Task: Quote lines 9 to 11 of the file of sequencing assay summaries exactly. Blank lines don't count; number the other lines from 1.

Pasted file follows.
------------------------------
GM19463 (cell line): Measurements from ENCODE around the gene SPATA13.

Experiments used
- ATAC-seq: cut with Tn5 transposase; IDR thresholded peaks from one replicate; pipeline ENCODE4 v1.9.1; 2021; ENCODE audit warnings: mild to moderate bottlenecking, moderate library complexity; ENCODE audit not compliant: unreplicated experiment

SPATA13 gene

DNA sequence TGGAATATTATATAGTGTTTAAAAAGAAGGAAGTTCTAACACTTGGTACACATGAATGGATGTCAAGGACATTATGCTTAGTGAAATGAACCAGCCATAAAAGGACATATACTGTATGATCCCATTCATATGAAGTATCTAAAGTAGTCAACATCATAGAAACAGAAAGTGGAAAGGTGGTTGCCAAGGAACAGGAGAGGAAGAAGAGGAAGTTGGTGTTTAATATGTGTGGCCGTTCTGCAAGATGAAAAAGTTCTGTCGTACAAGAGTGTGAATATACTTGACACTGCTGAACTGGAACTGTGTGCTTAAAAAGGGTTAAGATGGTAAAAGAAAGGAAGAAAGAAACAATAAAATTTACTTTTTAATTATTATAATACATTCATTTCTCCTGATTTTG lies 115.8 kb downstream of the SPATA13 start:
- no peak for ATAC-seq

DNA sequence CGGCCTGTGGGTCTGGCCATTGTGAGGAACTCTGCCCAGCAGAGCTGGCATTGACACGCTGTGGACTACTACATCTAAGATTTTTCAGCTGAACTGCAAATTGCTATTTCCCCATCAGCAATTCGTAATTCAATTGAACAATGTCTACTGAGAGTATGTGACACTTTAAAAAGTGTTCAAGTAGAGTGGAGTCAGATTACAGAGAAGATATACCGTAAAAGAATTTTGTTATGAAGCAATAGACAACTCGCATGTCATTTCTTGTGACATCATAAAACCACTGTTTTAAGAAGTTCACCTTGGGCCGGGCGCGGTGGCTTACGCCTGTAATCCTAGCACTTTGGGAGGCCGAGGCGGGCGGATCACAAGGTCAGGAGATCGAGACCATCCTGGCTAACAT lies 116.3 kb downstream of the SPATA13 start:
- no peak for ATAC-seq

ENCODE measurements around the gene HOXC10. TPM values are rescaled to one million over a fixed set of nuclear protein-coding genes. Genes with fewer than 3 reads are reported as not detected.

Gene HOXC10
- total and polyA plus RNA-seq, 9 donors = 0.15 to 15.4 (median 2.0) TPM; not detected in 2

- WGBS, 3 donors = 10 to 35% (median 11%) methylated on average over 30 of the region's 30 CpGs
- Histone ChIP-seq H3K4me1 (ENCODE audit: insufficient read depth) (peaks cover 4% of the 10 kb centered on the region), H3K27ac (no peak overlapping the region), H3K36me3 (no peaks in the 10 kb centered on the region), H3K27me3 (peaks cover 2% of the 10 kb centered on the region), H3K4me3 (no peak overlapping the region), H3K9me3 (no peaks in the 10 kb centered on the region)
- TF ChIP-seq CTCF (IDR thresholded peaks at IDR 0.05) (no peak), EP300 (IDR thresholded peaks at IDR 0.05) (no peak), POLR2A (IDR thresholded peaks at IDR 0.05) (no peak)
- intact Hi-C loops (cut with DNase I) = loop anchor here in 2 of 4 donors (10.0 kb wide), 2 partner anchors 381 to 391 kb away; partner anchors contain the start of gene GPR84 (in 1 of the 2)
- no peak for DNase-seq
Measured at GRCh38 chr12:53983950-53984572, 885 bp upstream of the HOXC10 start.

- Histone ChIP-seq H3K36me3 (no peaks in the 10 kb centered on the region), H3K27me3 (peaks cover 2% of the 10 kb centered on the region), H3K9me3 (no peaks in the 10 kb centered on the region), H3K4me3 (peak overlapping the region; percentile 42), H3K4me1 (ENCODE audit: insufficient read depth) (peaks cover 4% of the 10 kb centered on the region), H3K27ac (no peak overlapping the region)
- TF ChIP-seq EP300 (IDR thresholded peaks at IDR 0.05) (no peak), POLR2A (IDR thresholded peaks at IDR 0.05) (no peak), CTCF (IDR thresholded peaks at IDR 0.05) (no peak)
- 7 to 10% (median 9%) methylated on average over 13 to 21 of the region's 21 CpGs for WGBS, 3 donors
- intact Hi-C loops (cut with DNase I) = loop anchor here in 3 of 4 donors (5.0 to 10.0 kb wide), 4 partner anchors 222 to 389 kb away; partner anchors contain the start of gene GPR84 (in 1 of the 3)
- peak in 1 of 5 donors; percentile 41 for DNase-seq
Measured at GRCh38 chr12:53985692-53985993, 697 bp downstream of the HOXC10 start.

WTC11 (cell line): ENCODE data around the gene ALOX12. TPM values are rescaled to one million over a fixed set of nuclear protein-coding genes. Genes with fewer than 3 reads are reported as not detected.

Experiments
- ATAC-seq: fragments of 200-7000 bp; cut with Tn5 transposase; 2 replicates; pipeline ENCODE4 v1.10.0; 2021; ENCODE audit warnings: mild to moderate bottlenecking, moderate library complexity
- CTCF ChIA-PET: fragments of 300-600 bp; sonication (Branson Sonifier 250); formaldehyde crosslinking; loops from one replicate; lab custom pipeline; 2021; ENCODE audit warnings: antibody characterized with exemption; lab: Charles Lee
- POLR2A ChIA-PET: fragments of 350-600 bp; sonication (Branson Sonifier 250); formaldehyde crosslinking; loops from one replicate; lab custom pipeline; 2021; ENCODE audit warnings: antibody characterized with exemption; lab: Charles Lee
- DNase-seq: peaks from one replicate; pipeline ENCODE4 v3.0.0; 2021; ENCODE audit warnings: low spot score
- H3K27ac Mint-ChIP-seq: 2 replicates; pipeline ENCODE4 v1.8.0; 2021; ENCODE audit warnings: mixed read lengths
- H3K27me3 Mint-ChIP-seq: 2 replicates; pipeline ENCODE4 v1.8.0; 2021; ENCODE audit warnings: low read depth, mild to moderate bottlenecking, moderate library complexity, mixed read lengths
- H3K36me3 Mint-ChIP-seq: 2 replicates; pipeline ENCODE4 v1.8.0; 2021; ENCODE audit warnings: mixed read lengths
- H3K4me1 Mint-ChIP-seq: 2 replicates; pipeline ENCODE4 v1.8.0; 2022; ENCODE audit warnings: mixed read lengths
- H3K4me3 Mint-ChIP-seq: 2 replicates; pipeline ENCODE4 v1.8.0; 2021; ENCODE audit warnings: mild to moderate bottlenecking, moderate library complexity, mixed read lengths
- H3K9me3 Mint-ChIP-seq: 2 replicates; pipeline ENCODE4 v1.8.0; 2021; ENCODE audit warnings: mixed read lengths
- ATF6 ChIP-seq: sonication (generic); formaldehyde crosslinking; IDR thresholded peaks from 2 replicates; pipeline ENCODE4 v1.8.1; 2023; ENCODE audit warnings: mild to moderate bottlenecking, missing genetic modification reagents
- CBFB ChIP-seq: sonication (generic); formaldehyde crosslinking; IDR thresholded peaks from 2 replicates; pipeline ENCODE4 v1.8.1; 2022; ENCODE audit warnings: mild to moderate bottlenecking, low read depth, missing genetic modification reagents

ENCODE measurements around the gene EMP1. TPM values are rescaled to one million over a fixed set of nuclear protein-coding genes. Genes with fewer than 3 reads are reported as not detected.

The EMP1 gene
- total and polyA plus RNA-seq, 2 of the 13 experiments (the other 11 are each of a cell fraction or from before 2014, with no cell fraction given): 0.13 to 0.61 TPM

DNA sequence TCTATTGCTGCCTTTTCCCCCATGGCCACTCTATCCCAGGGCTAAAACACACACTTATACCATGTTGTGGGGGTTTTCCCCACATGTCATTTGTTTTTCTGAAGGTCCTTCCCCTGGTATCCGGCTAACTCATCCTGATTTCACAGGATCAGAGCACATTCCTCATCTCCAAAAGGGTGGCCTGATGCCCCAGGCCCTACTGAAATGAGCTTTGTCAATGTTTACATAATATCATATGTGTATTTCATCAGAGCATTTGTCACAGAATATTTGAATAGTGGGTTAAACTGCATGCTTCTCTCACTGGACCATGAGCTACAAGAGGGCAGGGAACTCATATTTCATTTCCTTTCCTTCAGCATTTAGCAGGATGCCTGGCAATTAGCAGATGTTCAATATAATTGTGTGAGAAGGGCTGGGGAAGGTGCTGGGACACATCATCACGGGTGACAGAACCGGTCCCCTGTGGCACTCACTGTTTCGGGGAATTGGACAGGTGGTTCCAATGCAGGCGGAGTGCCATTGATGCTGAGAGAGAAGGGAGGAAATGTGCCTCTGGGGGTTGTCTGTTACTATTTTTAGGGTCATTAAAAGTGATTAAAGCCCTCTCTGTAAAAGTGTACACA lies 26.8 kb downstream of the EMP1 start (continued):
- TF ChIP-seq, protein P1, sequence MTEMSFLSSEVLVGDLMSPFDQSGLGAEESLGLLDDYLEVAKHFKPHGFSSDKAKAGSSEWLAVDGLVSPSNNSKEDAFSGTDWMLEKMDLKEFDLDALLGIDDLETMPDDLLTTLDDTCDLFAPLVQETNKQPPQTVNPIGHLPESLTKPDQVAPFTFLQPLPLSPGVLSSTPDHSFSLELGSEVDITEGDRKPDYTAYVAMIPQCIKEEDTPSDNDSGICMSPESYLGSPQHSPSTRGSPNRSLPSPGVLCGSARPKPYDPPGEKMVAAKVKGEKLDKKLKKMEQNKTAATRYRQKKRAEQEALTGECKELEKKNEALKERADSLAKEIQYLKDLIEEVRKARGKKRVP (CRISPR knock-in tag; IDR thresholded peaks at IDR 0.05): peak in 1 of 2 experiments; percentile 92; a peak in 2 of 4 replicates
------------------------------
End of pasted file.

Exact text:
ENCODE measurements around the gene HOXC10. TPM values are rescaled to one million over a fixed set of nuclear protein-coding genes. Genes with fewer than 3 reads are reported as not detected.

Gene HOXC10
- total and polyA plus RNA-seq, 9 donors = 0.15 to 15.4 (median 2.0) TPM; not detected in 2